The Earth’s magnetic field is strong enough for some kinds of analyses – this opens up new opportunities for carrying out examinations under difficult conditions
Where x-rays no longer manage to see, magnets allow us to look inside. Patients know what that means: they lay down in the "tube" surrounded by an enormous electromagnet, the so-called MRI scanner. Such large pieces of equipment artificially create strong magnetic fields which enable doctors to take the pictures inside the patient’s body which they need for their diagnosis. Now scientists from the Research Centre Jülich, a Helmholtz Association institution, and the RWTH Aachen University of Technology have extended the spectrum of magnetic field scanning. Because they have discovered that the Earth’s natural magnetic field is strong enough for some examinations. And this closes a gap. Because it makes measurement with magnetic fields outdoors and under difficult conditions possible for the very first time. Although the applications will not initially be used in the field of medicine, they will make chemical analyses possible, such as when examining oil directly at source.
20,000 times weaker
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08.12.2017 | Schwedischer Forschungsrat - The Swedish Research Council
Study reveals significant role of dust in mountain ecosystems
07.12.2017 | University of Wyoming
The miniaturization of the current technology of storage media is hindered by fundamental limits of quantum mechanics. A new approach consists in using so-called spin-crossover molecules as the smallest possible storage unit. Similar to normal hard drives, these special molecules can save information via their magnetic state. A research team from Kiel University has now managed to successfully place a new class of spin-crossover molecules onto a surface and to improve the molecule’s storage capacity. The storage density of conventional hard drives could therefore theoretically be increased by more than one hundred fold. The study has been published in the scientific journal Nano Letters.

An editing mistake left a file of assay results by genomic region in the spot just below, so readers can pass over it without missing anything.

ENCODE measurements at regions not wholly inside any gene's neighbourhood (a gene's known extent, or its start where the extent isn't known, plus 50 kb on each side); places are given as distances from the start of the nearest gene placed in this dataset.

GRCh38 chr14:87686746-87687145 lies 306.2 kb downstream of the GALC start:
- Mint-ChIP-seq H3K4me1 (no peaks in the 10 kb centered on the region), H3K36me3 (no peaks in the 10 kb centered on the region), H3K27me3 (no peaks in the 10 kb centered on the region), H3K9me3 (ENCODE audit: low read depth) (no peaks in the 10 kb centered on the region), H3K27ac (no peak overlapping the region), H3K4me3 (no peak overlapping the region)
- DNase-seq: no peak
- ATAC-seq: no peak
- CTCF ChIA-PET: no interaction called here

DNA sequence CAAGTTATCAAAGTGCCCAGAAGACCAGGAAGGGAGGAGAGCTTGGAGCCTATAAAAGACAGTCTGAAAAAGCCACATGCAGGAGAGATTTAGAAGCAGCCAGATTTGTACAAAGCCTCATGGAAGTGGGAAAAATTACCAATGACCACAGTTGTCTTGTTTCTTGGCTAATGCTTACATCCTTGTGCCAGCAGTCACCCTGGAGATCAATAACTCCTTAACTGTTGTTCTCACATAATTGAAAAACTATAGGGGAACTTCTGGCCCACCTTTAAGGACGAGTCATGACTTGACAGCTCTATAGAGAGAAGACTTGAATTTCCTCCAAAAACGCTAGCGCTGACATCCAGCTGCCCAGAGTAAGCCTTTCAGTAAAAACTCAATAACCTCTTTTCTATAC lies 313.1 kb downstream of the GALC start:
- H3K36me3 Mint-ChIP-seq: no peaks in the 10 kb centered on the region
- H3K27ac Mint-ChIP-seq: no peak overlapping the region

Over the past few years, the building blocks of storage media have gotten ever smaller. But further miniaturization of the current technology is hindered by...
With innovative experiments, researchers at the Helmholtz-Zentrums Geesthacht and the Technical University Hamburg unravel why tiny metallic structures are extremely strong
Light-weight and simultaneously strong – porous metallic nanomaterials promise interesting applications as, for instance, for future aeroplanes with enhanced...
An interdisciplinary group of researchers interfaced individual bacteria with a computer to build a hybrid bio-digital circuit - Study published in Nature Communications
Scientists at the Institute of Science and Technology Austria (IST Austria) have managed to control the behavior of individual bacteria by connecting them to a...
Physicists in the Laboratory for Attosecond Physics (run jointly by LMU Munich and the Max Planck Institute for Quantum Optics) have developed an attosecond electron microscope that allows them to visualize the dispersion of light in time and space, and observe the motions of electrons in atoms.
The most basic of all physical interactions in nature is that between light and matter. This interaction takes place in attosecond times (i.e. billionths of a...
Transistors based on carbon nanostructures: what sounds like a futuristic dream could be reality in just a few years' time. An international research team working with Empa has now succeeded in producing nanotransistors from graphene ribbons that are only a few atoms wide, as reported in the current issue of the trade journal "Nature Communications."
Graphene ribbons that are only a few atoms wide, so-called graphene nanoribbons, have special electrical properties that make them promising candidates for the...
08.12.2017 | Event News
07.12.2017 | Event News
05.12.2017 | Event News
08.12.2017 | Life Sciences
08.12.2017 | Information Technology
08.12.2017 | Information Technology